Updated on April 25, 2024
Article byJyotsna Suthar
Edited byJyotsna Suthar
Reviewed byDheeraj Vaidya, CFA, FRM

Franchisor Meaning

A Franchisor, in business, refers to the entity that has initially started the business and grants the rights to another person to expand the enterprise. The sole objective of this role is to sell the ownership rights to franchisees in exchange for franchise fees and royalty charges.


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The relationship between franchisor and franchisee was already laid down in the mid-19th century. The Singer Sewing Machine Company was the first modern franchisor to share ownership rights in 1851. As a result, the profits derived from it are shared by both parties. 

Key Takeaways

  • Franchisor definition refers to a person or business who agrees to grant rights for operating their business to another entity (franchisee).
  • They allow the franchisee, per the franchise agreement, to conduct their business at a new location at an agreed initial fee and royalty.
  • The decision to provide financing solely depends on them. Also, the cost will vary based on the brand’s name and store type.
  • Some examples include McDonald’s, Starbucks, KFC, Dunkin’, Ben & Jerry’s, and other retail outlets. They either franchise their product or business format.

Franchisor Explained

A franchisor typically establishes the original business and envisions expanding its roots in other areas. In short, they grant rights and licenses for conducting operations to franchisees. Further, the latter purchases them, sets up stores, and operates them. They act like an advisor to franchisees. In return, the franchise owner receives an initial startup fee and royalties. It is a collaborative effort to gain profits and expand the core business. Examples include McDonald’s, KFC, Dunkin’, Starbucks, and other retail outlets.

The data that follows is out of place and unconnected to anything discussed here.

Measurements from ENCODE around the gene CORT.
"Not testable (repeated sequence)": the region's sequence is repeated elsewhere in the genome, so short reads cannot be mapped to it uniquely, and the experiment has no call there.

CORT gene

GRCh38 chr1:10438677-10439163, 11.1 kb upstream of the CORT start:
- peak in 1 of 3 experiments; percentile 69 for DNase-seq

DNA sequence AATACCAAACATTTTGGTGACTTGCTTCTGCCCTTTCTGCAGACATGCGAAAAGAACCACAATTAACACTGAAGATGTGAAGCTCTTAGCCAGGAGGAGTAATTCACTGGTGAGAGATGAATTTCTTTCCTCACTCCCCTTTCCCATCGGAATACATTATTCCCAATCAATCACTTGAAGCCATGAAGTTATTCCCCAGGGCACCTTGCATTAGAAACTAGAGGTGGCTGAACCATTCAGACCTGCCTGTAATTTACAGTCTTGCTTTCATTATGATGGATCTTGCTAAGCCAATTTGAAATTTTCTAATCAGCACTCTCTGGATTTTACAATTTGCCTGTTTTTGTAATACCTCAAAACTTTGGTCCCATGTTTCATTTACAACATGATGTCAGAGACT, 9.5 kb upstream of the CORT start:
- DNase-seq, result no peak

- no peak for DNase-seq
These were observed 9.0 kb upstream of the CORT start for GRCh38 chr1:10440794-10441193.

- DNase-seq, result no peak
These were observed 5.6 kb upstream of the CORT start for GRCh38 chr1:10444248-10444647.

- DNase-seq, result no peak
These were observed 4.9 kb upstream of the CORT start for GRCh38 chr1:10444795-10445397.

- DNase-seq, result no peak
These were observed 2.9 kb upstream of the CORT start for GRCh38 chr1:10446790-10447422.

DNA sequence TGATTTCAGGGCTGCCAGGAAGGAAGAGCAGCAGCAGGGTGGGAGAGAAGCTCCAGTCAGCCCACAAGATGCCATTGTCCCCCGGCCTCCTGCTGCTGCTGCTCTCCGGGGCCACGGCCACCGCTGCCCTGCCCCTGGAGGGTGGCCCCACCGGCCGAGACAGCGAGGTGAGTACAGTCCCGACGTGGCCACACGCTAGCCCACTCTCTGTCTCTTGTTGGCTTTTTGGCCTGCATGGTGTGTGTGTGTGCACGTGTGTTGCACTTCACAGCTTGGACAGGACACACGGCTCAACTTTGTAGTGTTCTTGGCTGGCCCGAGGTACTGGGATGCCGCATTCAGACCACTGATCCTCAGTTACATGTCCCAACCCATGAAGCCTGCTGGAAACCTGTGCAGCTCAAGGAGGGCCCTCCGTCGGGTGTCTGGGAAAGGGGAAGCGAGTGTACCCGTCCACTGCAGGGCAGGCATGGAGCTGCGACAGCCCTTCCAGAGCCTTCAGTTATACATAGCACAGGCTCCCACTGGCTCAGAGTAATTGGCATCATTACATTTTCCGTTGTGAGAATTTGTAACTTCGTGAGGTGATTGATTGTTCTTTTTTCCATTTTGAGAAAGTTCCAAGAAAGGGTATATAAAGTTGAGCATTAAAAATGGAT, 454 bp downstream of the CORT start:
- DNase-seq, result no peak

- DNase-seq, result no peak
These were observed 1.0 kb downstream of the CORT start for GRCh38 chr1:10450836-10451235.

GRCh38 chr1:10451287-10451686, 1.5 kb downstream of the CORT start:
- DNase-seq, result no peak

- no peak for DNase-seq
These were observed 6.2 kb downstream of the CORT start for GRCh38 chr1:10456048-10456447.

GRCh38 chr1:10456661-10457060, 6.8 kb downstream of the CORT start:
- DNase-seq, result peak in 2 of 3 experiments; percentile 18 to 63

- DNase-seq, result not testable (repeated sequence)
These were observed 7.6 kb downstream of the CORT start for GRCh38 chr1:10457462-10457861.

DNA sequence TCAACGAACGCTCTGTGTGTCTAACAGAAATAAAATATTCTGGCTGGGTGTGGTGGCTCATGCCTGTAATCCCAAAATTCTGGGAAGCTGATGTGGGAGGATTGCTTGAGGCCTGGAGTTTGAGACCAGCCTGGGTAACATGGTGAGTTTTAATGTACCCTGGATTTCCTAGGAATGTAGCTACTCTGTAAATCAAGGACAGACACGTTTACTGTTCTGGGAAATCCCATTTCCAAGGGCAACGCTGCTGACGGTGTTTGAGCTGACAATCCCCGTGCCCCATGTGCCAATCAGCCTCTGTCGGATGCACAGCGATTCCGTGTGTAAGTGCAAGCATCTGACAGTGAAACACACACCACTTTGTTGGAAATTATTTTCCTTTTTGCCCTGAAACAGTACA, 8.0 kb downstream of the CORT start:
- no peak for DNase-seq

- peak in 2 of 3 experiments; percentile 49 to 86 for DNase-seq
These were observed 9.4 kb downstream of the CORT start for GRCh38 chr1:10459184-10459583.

Usually, franchisors belong to large companies or established retail outlets. They allow the other party to operate a store with the help of their finance, support, and franchisor business model. In addition, they also provide enough training, hire staff, and market their products. Their only intention is to act as a mentor to the franchisee. In return, the profits behave as benefits.

A franchisor also has alternatives before entering the franchising business. They can either grant product distribution rights or through business format. In the former case, they allow the franchisee to sell products they manufacture. However, the franchisee cannot sell similar or competitor’s products. If they do so, the contract may turn void. Likewise, in a business format franchise, the franchisee receives products and services to run the business. It is most visible in the retail and hotel business.